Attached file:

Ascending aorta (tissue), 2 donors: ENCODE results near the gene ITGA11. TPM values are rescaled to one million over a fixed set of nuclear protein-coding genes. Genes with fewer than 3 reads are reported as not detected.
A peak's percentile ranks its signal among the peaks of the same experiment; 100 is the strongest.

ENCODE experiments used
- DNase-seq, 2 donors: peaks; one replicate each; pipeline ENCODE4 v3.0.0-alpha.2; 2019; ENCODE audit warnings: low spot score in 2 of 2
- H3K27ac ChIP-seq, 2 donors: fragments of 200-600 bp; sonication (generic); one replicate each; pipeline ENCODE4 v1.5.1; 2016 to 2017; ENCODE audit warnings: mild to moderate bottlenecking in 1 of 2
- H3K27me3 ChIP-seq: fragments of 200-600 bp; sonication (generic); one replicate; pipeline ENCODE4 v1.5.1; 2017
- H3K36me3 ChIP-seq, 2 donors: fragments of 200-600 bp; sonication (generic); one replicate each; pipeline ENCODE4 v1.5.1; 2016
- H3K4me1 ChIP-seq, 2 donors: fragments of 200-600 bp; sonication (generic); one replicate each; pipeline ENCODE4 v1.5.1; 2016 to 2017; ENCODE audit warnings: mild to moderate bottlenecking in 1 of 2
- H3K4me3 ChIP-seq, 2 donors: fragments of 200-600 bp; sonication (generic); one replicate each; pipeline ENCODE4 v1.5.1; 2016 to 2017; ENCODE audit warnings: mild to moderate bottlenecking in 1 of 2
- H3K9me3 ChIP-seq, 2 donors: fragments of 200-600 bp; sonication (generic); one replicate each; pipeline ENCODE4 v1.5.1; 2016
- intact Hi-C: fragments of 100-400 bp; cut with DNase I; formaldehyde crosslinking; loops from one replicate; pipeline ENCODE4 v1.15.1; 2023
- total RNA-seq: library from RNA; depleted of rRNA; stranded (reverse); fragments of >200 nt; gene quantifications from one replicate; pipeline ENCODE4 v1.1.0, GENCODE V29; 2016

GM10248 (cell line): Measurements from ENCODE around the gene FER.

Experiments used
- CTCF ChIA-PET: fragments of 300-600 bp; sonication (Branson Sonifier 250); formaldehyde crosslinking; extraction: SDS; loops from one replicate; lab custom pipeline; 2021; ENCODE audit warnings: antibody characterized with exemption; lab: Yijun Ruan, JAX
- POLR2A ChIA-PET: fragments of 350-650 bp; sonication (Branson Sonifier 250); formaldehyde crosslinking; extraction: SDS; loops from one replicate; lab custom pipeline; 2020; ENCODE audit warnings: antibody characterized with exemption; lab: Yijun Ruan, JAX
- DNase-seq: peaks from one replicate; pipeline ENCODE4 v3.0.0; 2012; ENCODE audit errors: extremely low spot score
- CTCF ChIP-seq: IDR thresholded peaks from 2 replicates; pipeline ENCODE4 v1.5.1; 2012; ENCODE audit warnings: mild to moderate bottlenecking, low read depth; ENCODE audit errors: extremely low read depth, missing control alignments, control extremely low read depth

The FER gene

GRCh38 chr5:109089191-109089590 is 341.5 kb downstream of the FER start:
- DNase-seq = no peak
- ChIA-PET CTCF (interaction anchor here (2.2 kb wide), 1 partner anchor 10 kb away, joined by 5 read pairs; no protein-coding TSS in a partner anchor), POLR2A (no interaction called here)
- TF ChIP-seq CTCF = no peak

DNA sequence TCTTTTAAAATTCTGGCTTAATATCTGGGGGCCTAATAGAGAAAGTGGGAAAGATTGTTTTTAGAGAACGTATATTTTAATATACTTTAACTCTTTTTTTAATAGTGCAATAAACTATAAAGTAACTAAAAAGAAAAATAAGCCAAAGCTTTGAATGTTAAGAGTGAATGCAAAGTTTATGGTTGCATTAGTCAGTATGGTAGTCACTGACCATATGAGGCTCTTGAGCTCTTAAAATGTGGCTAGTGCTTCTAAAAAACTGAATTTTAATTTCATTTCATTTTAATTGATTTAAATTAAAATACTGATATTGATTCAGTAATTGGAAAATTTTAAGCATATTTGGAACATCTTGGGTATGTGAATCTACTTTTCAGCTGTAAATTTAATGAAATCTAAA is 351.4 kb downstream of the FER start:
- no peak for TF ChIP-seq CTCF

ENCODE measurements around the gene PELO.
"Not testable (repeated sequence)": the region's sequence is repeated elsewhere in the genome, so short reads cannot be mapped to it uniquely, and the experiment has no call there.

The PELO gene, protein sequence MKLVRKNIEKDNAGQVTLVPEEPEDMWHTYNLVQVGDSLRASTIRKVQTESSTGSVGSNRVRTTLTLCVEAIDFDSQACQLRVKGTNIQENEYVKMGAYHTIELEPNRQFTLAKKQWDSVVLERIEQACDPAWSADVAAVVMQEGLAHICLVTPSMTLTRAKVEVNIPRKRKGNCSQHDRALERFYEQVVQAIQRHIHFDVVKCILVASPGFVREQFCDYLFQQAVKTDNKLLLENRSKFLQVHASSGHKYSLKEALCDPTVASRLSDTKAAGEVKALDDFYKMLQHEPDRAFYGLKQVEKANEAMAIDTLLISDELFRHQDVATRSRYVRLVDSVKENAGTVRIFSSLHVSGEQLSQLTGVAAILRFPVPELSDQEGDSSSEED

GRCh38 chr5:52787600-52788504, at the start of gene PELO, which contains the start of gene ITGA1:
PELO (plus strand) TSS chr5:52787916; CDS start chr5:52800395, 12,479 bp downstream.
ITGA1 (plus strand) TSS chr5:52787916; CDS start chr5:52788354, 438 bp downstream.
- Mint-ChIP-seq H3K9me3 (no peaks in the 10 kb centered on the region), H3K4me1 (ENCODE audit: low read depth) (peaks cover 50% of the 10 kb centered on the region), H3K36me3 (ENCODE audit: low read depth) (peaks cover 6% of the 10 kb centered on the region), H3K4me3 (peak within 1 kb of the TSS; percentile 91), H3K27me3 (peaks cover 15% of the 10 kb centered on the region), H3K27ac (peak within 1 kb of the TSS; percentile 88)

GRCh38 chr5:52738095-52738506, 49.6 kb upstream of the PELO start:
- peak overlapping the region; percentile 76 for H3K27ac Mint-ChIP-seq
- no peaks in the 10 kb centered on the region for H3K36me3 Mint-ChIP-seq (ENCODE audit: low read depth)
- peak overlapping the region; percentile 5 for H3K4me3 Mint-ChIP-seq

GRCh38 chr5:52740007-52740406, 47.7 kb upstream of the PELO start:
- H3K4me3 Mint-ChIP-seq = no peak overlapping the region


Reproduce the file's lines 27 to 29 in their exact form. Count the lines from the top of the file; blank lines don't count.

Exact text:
"Not testable (repeated sequence)": the region's sequence is repeated elsewhere in the genome, so short reads cannot be mapped to it uniquely, and the experiment has no call there.

The PELO gene, protein sequence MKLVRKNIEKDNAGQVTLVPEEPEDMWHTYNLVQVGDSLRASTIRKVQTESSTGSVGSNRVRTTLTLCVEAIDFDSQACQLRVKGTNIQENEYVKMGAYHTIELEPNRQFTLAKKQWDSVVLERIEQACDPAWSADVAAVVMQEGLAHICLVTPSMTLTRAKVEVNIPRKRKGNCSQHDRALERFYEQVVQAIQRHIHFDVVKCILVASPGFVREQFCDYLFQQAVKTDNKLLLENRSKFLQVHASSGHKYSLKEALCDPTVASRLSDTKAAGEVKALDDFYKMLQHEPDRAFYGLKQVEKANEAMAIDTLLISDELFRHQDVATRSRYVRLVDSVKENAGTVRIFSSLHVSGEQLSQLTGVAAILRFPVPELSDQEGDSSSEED

GRCh38 chr5:52787600-52788504, at the start of gene PELO, which contains the start of gene ITGA1: